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We've all heard stories about people getting booted from homes or businesses to make way for some supposed public good: a wider interstate, a new park or business zone, or some flood-control project.

But what happens when government officials pressure you into selling your property, then figure out later that they don't need your home after all? Springs native Emmett Killeavy found out the answer to that question the hard way.

"I went by to see if they had dozed my house yet and there were plants in the window," said an irate Killeavy, the former owner of a modest two-story home in south downtown's Mill Street Neighborhood. "I couldn't believe it, someone's living there."

As it turns out, Killeavy is only one of four property owners who sold their houses to Colorado Springs Utilities, under pressure of possible condemnation, only to find later that the publicly owned power company didn't need the homes. CSU is now selling them to other people. "It's kind of a raunchy deal," said Scott Lewis, former owner of a rental house and back cottage at 1010 S. Sierra Madre Street.

The land deals were all part of a now-completed railroad line extension from downtown's Martin Drake power plant through a one-block portion of the Mill Street neighborhood. The original plan called for destroying 22 homes, but after neighborhood protest, CSU engineers found a way to claim only 14.

The greater public good here, by the way, is that the new rail line is expected to save rate-payers up to $1 million a year by allowing CSU to unload coal trains more efficiently.

After buying the lots it needed, however, CSU engineers came up with yet another design that would claim only 10 properties: the former home of Killeavy and three others would be spared. That's a good thing: Better to save an affordable home, and put someone in there, than lose it to the wrecking ball.

But Killeavy wonders why he had to leave if his home wasn't really needed -- and why CSU didn't offer him his old home back. "This was supposed to be for the good of the city, to bring down everybody's utility bill a few dollars," said Killeavy. "Not so someone else could live there."

CSU issues manager Lisa Mills expressed little sympathy for Killeavy, saying he sold his home willingly -- even signing a paper asking CSU to buy his home. "We did a sign-up sheet [so we could] understand who in the area was willing to sell and Mr. Killeavy signed that," she said.

The power company followed a "thorough process" in both purchasing and selling the homes, she said, adding that the homes were offered to the Mill Street Neighborhood Association and to local nonprofits who provide affordable housing before being put up for public bid. (The deadline for bids on 1014 and 1006 S. Sierra Madre is April 12. Former owners of those homes could not be reached for comment.)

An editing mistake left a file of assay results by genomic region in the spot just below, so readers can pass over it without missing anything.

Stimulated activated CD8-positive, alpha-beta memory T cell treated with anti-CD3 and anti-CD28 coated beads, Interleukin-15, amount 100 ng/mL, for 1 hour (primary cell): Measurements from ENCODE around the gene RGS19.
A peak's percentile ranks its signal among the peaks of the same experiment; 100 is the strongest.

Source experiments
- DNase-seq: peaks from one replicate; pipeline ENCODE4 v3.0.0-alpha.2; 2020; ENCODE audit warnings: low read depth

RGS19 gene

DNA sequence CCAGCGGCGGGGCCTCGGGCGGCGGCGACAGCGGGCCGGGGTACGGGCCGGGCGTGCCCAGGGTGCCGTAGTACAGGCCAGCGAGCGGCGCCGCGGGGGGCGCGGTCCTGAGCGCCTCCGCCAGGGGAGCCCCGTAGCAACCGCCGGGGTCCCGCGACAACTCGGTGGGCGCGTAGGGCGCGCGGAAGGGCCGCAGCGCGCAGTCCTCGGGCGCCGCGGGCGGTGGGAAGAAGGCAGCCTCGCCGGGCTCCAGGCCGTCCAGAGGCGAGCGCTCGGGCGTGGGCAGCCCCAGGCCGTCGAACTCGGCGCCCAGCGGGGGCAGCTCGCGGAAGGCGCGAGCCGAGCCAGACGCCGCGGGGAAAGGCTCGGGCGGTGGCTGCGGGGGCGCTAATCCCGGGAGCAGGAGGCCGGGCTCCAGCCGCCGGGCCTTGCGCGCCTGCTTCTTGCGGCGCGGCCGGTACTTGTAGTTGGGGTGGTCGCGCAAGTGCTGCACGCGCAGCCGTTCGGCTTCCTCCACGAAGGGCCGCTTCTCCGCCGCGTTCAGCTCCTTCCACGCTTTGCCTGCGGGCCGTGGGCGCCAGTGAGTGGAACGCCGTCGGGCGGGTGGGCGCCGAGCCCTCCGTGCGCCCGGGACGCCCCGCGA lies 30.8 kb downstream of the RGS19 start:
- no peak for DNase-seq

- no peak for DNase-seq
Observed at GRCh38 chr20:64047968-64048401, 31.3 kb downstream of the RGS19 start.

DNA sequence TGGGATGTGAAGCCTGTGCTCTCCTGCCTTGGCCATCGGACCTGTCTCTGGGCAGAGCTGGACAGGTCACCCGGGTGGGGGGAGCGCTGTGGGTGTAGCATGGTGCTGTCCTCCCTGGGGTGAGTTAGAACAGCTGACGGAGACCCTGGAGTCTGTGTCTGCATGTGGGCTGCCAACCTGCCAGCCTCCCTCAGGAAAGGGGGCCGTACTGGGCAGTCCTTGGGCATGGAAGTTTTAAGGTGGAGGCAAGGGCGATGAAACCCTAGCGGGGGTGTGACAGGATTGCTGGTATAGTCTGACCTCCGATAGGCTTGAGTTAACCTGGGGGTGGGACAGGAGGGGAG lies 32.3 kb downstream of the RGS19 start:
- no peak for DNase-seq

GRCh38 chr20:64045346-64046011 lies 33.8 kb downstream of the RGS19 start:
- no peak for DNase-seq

CSU never contacted the original property owners, Mills added, since the sales were "willing" and because none of the former owners left forwarding information or asked for right of first refusal if the homes were ever sold. If Killeavy had wanted his home back, he could have bid on it when it went up for sale, others close to the issue have noted.

"It's a totally unfortunate situation," said Jeff Hovermale, secretary of the Mill Street Neighborhood Association. But CSU is trying to make the best of a bad situation by saving homes it no longer needs, he said. "They could have bulldozed the homes, put up a chain-link fence and been done with it," said Hovermale. "But they didn't. They're trying to replace some of the lost housing."

Indeed, CSU plans to build three to five new, affordable homes on a separate, 2.2-acre chunk of land in the neighborhood -- a now vacant spot where several homes once stood, Hovermale noted.

That's not likely to appease Killeavy, who sold his home in the heat of a neighborhood battle over the rail line and a now-scrapped plan to put a massive complex for homeless services in the neighborhood.

Though Killeavy and other property owners were paid handsomely (Killeavy got $150,000 for a house and half-acre lot), he said the sale was far from "willing." Homeowners like him were afraid of losing their investments -- one reason he signed up to sell. "I didn't want to move," said the 40-something car mechanic. "But I knew if I didn't sell, they could take my home anyway."

Malcolm Howard will be contributing to Public Eye while Cara DeGette is on vacation. DeGette's column will return on April 25.

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